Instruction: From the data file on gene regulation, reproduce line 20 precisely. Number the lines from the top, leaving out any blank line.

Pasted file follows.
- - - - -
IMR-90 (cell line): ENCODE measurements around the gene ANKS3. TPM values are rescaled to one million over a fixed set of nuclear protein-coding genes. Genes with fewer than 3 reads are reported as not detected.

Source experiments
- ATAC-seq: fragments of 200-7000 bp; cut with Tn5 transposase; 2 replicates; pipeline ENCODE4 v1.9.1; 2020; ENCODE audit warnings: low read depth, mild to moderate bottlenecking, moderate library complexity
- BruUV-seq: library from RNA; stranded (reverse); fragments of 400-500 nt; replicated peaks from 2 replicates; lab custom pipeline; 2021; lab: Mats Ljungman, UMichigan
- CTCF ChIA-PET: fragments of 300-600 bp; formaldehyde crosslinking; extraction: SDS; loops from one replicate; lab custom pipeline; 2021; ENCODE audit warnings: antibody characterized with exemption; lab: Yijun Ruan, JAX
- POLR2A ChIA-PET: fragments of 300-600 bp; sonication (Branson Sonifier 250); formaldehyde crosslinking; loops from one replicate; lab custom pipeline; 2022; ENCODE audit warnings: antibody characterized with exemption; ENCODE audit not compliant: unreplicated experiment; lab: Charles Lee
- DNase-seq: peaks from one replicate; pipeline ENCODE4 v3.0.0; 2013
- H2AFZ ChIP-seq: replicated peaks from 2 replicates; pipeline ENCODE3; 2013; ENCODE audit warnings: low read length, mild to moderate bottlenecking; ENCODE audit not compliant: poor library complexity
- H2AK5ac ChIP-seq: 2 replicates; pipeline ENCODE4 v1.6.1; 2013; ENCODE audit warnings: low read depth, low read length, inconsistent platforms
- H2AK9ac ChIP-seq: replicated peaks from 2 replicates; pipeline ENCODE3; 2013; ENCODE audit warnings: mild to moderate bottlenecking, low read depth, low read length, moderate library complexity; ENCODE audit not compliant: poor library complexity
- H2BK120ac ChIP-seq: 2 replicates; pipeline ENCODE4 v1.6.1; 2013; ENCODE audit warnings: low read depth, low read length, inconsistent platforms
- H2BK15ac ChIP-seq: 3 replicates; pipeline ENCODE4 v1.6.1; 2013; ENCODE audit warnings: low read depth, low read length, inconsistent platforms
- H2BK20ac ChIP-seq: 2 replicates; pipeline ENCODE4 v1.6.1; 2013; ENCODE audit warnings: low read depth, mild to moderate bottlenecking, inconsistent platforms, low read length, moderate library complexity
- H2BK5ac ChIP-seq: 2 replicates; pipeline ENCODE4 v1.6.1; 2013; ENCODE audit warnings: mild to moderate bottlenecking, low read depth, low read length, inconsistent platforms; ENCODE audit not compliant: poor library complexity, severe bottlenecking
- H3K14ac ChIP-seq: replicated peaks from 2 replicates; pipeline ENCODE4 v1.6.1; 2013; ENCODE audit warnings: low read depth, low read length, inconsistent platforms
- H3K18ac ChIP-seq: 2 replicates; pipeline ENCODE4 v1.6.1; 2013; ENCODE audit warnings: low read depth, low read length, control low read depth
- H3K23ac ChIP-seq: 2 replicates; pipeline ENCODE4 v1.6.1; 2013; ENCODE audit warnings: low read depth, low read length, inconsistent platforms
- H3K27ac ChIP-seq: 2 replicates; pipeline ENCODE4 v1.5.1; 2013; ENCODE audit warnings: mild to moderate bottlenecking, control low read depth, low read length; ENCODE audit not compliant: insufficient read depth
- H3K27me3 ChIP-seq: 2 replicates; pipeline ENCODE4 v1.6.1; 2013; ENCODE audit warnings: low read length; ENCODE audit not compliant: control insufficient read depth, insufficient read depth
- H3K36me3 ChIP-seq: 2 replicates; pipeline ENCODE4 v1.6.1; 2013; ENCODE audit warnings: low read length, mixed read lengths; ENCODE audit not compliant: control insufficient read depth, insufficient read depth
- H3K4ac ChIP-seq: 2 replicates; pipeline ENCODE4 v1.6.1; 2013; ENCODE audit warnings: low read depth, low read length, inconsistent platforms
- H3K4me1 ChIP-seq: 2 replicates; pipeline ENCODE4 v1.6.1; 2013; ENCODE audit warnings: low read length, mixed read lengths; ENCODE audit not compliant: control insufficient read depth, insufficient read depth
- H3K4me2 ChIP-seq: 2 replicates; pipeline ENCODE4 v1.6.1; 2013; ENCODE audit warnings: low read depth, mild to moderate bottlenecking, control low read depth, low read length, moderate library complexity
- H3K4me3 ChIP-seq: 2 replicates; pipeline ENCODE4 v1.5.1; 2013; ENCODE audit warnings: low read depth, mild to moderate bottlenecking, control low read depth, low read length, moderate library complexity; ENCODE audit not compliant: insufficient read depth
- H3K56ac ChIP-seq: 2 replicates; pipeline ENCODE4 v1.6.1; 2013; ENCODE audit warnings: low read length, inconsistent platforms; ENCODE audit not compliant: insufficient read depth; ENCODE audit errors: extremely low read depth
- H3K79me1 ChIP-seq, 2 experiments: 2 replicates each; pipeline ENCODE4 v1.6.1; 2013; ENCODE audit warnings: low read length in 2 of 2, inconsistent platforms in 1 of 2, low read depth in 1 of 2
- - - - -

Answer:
- H3K36me3 ChIP-seq: 2 replicates; pipeline ENCODE4 v1.6.1; 2013; ENCODE audit warnings: low read length, mixed read lengths; ENCODE audit not compliant: control insufficient read depth, insufficient read depth